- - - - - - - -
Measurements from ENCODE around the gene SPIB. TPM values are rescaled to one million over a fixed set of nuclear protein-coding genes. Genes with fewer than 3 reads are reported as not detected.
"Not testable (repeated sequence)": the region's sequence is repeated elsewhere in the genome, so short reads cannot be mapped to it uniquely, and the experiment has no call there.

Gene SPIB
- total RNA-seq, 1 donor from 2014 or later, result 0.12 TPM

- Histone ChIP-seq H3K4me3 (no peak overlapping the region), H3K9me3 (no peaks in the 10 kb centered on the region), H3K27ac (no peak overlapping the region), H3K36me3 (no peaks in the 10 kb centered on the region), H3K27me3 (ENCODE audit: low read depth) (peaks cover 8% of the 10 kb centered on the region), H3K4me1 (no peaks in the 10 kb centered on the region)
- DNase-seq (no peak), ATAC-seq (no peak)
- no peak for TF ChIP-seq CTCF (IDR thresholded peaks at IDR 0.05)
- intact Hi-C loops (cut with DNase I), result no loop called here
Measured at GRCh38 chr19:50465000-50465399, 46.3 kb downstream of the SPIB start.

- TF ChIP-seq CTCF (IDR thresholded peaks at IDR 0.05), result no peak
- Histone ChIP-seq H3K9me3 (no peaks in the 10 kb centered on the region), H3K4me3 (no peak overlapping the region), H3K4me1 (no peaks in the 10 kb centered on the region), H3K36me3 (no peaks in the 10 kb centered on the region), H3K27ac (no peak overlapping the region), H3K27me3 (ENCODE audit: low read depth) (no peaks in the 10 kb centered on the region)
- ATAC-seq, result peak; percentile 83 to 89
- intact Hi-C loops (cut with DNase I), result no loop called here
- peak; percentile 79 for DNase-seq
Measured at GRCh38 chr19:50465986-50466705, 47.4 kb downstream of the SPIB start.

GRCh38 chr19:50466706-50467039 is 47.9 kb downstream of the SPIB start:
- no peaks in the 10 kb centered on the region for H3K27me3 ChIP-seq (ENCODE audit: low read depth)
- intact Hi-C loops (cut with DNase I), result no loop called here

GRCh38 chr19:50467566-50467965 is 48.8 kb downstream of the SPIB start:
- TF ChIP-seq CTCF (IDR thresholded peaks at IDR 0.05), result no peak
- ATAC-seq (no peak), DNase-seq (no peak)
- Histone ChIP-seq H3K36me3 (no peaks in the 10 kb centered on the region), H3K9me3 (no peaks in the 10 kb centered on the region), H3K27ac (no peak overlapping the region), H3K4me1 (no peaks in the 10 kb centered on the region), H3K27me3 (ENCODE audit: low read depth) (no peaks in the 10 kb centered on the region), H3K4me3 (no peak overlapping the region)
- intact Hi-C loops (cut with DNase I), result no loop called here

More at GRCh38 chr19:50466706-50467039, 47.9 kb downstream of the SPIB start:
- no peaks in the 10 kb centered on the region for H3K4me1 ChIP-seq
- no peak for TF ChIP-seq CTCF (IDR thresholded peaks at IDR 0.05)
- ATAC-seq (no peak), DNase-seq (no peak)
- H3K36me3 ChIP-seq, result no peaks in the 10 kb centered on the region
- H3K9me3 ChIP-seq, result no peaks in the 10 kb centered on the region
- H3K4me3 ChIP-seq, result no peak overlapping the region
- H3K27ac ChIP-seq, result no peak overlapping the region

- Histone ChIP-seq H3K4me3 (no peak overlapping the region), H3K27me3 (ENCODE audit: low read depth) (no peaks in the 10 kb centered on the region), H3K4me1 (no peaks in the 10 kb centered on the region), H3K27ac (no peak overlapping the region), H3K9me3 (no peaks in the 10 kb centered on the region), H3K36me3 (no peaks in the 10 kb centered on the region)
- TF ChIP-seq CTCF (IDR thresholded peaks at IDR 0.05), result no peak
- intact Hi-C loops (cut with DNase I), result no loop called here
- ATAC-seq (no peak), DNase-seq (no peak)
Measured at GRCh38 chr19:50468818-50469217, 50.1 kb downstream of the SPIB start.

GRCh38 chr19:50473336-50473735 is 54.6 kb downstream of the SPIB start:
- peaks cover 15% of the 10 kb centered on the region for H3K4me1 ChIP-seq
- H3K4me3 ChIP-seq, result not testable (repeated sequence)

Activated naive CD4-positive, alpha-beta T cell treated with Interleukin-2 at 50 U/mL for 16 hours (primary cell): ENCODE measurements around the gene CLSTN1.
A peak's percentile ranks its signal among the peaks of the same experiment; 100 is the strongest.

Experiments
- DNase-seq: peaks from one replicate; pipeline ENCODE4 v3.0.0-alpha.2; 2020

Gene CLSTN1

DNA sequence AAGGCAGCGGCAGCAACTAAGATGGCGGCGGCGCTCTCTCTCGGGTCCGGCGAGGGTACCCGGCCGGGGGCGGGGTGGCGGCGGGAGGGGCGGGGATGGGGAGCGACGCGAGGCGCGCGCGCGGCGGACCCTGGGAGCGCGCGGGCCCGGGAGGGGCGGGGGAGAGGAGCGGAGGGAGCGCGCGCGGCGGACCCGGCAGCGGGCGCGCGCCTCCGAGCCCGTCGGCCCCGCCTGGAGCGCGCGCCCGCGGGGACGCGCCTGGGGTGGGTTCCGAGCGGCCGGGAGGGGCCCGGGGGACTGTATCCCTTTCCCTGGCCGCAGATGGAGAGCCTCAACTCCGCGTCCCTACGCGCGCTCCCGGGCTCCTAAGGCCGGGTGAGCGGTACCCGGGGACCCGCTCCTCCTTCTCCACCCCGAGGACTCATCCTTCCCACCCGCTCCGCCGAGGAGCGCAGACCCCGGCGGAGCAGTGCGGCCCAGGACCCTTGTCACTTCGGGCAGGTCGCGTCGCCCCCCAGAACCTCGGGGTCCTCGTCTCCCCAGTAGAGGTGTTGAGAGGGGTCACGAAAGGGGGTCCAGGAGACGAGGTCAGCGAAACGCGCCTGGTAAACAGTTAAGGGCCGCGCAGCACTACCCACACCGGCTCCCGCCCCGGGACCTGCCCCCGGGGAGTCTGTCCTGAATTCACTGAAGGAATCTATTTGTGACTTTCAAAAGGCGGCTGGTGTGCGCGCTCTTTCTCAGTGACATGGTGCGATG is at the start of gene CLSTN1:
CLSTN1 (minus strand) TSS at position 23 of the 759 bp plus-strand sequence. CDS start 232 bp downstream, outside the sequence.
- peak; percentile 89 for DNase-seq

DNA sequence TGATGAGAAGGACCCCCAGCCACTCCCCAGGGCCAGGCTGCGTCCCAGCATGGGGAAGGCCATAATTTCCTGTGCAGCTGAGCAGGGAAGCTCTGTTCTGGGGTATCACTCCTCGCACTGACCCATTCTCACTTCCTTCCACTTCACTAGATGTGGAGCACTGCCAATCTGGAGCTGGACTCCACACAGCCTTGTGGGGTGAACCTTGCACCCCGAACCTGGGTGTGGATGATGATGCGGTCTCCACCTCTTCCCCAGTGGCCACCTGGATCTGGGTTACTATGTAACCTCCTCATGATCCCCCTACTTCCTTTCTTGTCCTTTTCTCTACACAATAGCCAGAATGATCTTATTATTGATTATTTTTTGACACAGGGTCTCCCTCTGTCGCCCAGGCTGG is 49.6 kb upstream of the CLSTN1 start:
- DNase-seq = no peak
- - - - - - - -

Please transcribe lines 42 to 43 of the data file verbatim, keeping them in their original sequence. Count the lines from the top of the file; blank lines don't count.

Experiments
- DNase-seq: peaks from one replicate; pipeline ENCODE4 v3.0.0-alpha.2; 2020